The Daphne Oram creative arts building has been Highly Commended in The Canterbury Society’s Design Awards.

The awards aim to recognise and celebrate buildings, spaces and places that are of value to the community. The Daphne Oram building was Highly Commended in the ‘New Building in a Conservation Area’ category.

The building, designed by Nicholas Hare Architects (plus executive architects BDP Architects) was officially opened in 2019, by Sir Nicholas Serota, Chair of Arts Council England and former Director of the Tate Gallery. The building’s bold facilities for music, performance, games design, media, photography and graphic design aim to inspire and support future generations of creative professionals and entrepreneurs.

Named after Christ Church academic and music pioneer, Daphne Oram, the building celebrates its surrounding heritage by its orientation, framing views of the cathedral, and by revealing the archaeology of the abbey wall below through a series of floor vision panels both within and outside the building.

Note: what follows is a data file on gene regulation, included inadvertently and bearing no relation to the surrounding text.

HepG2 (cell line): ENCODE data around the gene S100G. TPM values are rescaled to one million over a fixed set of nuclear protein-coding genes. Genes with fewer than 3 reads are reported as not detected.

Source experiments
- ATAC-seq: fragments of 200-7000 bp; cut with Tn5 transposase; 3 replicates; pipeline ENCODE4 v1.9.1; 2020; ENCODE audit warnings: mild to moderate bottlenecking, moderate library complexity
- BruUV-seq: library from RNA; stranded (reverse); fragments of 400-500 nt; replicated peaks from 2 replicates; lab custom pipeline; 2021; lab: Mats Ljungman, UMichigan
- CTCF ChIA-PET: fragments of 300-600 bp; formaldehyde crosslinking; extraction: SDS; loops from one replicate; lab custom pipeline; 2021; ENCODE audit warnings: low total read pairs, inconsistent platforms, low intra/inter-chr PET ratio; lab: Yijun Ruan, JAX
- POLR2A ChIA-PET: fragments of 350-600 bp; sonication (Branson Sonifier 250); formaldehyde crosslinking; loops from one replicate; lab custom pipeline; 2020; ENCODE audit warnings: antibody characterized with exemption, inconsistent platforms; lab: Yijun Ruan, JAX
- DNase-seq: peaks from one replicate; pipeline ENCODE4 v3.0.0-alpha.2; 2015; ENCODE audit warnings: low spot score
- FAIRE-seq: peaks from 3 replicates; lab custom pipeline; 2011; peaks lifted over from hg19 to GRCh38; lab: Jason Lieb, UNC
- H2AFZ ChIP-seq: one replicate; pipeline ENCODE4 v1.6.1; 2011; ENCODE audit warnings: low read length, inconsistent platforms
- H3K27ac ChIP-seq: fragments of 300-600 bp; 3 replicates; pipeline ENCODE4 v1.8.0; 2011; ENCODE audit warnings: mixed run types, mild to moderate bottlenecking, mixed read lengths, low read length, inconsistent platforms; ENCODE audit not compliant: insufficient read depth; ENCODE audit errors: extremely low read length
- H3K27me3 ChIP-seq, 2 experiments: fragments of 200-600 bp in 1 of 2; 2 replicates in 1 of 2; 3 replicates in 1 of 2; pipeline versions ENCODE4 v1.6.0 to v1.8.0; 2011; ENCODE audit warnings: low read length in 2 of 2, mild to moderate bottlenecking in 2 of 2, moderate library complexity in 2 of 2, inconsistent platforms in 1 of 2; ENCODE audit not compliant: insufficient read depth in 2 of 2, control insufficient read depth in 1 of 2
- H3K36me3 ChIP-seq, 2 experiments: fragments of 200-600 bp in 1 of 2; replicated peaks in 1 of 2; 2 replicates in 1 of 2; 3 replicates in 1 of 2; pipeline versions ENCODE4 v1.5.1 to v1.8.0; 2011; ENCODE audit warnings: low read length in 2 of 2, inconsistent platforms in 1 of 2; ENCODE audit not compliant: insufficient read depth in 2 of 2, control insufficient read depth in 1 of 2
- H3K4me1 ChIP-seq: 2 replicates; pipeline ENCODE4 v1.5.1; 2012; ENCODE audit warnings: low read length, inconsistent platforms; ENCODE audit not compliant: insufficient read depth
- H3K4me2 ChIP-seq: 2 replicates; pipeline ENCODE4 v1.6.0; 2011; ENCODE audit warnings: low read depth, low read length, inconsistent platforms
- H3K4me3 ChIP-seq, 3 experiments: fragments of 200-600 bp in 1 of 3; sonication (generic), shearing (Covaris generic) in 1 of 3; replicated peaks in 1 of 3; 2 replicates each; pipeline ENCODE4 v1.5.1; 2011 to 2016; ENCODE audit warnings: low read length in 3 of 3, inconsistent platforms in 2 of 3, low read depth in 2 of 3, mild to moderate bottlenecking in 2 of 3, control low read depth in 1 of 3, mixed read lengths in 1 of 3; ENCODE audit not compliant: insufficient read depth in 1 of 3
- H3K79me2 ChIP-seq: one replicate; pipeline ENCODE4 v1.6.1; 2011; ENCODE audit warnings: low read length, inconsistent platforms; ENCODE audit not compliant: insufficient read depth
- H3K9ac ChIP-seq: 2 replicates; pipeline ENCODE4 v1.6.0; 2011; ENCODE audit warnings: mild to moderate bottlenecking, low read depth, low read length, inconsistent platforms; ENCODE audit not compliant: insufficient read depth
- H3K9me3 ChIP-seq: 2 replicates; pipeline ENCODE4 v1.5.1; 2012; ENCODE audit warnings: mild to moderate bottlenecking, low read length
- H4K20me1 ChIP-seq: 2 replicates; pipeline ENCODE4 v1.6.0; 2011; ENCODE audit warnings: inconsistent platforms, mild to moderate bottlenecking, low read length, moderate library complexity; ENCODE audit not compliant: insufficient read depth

Located within the Canterbury UNESCO World Heritage Site the Daphne Oram creative arts building delivers new facilities for the University, that contribute to the social and economic development of the region through the development of skills needed in the creative industries. “The building provides generous floor to ceiling heights to accommodate high specification photography, studio and performance spaces. These spaces enable the University to meet future learning and teaching needs and incorporate new activities and specialist facilities.

Stephen HawkinsDeputy Director of Estates & Facilities at Canterbury Christ Church

The Canterbury Society’s judging panel said: “This building is well-sited, sitting in its context comfortably, both within the campus and from the street. The staggered volumes play a key role in reducing the visual impact of this large building. Detailed in a crisp modern fashion, the strong geometric forms make a striking addition to the campus, yet the traditional materials keep the building grounded in its surroundings.” 

Find out more about the University's Estate Master Plan.